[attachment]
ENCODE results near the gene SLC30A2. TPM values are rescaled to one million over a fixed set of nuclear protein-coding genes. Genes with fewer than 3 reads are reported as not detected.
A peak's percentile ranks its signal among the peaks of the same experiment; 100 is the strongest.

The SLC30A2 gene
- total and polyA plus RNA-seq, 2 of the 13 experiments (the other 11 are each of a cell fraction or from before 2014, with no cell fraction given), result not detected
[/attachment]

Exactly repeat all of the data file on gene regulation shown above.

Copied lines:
ENCODE results near the gene SLC30A2. TPM values are rescaled to one million over a fixed set of nuclear protein-coding genes. Genes with fewer than 3 reads are reported as not detected.
A peak's percentile ranks its signal among the peaks of the same experiment; 100 is the strongest.

The SLC30A2 gene
- total and polyA plus RNA-seq, 2 of the 13 experiments (the other 11 are each of a cell fraction or from before 2014, with no cell fraction given), result not detected